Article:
All-in-all, most presentations--especially given time constraints--don't offer the opportunity for more than, say, two authors, at most -- and that's generally if they're both basically co-equals, bringing together different areas of expertise in a presentation. Otherwise, there's the mentoring grads model I expressed above.
!! Oh, yeah, and there's one last reason about which I just thought: the co-author is retired. My graduating doc student is presenting what is essentially his dissertation, which he defended this spring and which we'd since worked into a much more concise and expert piece--wherein I added a lot of my personal insights into theory and applications--but I'll be damned if I'm going to shell out $1,500+ on my own dime, to go help present that paper, in Chicago, next month (although I'm helping put together the presentation materials) -- especially on retirement money. He's presented several, at this point--including a starter, with me--and he knows my arguments in the article VERY well, having had to answer for them, in his defense (after submitting it to the grad school, finished, I tightened up and made the arguments more precise and forceful). Plus, it's his time to start carrying the torch, on his own, as my latest and perhaps best...
(My apologies for going a bit off topic, at times, but I seemed to read more into the question than was specifically articulated, although I do think fleshing it out, as such, should be very helpful. It sounds like a grad student question (as a matter of experience). This is also my first post on this site. I guess that's what you do, 12 days into retirement, at 4 in the morning. ;) Hope that all helped, in broader and specific senses. I'll get the hang of it...)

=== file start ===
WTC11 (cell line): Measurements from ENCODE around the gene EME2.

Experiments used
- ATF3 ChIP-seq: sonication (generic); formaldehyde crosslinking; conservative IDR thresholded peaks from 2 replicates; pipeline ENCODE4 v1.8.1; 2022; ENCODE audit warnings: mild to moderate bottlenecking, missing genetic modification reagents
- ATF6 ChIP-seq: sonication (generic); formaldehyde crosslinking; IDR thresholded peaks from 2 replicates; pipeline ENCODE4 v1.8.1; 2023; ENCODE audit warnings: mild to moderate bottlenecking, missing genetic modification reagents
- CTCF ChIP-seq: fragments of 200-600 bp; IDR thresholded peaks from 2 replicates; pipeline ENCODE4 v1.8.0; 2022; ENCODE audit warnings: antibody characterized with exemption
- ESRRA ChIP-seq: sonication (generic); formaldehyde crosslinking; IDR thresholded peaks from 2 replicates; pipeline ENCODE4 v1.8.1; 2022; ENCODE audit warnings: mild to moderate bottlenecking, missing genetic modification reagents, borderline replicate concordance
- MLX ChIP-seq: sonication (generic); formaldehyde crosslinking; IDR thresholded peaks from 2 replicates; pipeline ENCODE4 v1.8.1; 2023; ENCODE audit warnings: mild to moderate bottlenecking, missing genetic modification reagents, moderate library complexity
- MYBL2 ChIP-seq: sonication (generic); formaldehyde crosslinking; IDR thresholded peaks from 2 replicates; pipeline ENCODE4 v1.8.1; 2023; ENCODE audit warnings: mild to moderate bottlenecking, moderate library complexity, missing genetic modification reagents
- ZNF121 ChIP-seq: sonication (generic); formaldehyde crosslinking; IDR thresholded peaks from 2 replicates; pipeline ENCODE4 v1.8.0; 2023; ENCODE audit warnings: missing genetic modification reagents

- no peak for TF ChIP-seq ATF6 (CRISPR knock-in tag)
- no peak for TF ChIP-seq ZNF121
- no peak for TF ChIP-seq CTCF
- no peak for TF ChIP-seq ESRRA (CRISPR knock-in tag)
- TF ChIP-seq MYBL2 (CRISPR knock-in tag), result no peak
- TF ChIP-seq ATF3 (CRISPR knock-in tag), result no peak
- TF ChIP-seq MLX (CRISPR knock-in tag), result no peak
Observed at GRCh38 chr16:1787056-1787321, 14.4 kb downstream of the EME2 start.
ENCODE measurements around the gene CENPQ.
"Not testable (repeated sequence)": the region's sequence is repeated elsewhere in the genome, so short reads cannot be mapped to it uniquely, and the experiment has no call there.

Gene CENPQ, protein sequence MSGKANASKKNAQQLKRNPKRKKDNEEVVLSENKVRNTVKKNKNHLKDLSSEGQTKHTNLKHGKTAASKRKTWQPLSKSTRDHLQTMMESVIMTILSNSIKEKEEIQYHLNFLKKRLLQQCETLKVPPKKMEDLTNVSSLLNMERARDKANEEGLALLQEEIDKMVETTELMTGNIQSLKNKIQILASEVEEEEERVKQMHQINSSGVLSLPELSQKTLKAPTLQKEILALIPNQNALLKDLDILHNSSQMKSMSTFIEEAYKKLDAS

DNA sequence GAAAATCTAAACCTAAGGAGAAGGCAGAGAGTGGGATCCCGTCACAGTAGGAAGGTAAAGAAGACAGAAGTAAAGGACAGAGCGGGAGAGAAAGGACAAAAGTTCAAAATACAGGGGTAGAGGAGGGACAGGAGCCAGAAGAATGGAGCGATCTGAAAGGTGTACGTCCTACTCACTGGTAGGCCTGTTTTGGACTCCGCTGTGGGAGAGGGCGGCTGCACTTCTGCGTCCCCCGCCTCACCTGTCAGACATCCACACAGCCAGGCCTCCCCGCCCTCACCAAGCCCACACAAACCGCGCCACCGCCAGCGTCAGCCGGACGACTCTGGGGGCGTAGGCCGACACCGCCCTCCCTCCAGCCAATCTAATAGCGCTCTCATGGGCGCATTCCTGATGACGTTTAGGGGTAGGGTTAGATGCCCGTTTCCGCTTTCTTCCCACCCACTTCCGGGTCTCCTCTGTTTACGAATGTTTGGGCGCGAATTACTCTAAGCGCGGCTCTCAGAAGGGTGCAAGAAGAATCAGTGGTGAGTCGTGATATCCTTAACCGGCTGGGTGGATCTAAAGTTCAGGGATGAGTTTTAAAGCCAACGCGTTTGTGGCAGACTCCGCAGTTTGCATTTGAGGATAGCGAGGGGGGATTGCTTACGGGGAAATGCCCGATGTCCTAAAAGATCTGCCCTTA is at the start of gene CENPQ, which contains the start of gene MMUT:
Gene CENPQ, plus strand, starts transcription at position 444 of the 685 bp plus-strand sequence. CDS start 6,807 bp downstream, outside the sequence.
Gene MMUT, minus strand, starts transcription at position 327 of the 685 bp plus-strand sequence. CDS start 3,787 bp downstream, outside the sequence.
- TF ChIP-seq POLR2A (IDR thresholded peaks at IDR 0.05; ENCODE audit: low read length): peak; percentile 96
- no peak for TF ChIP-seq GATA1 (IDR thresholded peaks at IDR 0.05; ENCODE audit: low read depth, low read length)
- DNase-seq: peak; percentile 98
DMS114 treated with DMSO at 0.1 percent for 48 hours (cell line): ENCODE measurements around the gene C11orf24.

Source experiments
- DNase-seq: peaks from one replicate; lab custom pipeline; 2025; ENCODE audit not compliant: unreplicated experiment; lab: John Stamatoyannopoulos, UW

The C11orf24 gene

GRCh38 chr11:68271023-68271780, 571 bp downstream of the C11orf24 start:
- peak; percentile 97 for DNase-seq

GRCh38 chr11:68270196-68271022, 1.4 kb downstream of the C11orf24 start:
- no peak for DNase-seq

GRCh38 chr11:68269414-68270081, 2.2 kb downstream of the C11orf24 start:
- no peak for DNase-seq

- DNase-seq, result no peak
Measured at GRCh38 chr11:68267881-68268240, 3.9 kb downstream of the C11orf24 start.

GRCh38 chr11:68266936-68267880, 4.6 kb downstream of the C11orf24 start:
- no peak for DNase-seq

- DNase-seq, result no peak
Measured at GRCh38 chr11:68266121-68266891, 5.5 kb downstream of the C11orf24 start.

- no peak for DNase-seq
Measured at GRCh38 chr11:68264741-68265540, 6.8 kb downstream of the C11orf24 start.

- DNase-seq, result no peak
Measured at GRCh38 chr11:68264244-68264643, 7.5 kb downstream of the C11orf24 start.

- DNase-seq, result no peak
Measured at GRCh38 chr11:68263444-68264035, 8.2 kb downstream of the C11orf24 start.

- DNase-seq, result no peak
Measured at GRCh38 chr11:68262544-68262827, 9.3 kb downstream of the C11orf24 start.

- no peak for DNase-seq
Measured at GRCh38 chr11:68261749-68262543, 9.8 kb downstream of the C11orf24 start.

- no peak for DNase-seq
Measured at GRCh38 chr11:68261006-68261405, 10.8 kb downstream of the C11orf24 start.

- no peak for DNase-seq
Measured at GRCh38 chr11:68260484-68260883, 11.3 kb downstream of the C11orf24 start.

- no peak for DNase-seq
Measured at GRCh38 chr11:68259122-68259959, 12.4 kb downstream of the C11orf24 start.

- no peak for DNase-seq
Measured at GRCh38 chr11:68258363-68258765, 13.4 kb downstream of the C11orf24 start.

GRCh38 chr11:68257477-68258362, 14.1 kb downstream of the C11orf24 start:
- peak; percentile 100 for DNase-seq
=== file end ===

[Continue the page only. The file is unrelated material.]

Thanks for the Opportunity, Carson B
In my field, the professor or leader of the research group is the mastermind behind the research going on in their labs. They will have a number of PhD students working on different parts of projects and then they will present the overarching story either in a conference talk or in a paper.
Sometimes, part of the work — significant for the results achieved but pointless by itself — has been performed by collaboration partners. In that case, the part of the talk usually sounds something like:
We sent this compound to the group of Mastermind to find out whether it glows in the dark.
Again, we have the presenting professor with the big picture who brings all loose ends together. It only makes sense that they do the talk.
The final slides are then usually the acknowledgements. Here, I am used to the professors saying exactly which PhD/Postdoc performed which work and which collaborator did what.
It’s not that those collaborators who are not on stage prefer sitting in the back or writing papers. Rather, they have different research interests, sometimes even sub-fields. They will go to those conferences that better fit their research, hold talks there and maybe mention the collaboration with the professor we just talked about if it fits into their story.
And it’s not that the PhD students and Postdocs prefer to sit back and write papers. They will either be in the lab working hard or they will be there listening, maybe presenting a poster.